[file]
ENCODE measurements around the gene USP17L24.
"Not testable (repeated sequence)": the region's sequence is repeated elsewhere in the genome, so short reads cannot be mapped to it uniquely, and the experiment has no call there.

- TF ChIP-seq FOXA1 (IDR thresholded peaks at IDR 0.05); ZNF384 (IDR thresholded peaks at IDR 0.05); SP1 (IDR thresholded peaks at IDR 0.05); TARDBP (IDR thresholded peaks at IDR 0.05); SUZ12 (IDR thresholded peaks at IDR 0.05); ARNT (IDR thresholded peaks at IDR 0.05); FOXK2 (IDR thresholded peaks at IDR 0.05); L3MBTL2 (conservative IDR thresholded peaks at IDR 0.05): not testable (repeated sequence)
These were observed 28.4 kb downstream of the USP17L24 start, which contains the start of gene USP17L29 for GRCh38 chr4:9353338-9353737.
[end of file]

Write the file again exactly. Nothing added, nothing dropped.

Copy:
ENCODE measurements around the gene USP17L24.
"Not testable (repeated sequence)": the region's sequence is repeated elsewhere in the genome, so short reads cannot be mapped to it uniquely, and the experiment has no call there.

- TF ChIP-seq FOXA1 (IDR thresholded peaks at IDR 0.05); ZNF384 (IDR thresholded peaks at IDR 0.05); SP1 (IDR thresholded peaks at IDR 0.05); TARDBP (IDR thresholded peaks at IDR 0.05); SUZ12 (IDR thresholded peaks at IDR 0.05); ARNT (IDR thresholded peaks at IDR 0.05); FOXK2 (IDR thresholded peaks at IDR 0.05); L3MBTL2 (conservative IDR thresholded peaks at IDR 0.05): not testable (repeated sequence)
These were observed 28.4 kb downstream of the USP17L24 start, which contains the start of gene USP17L29 for GRCh38 chr4:9353338-9353737.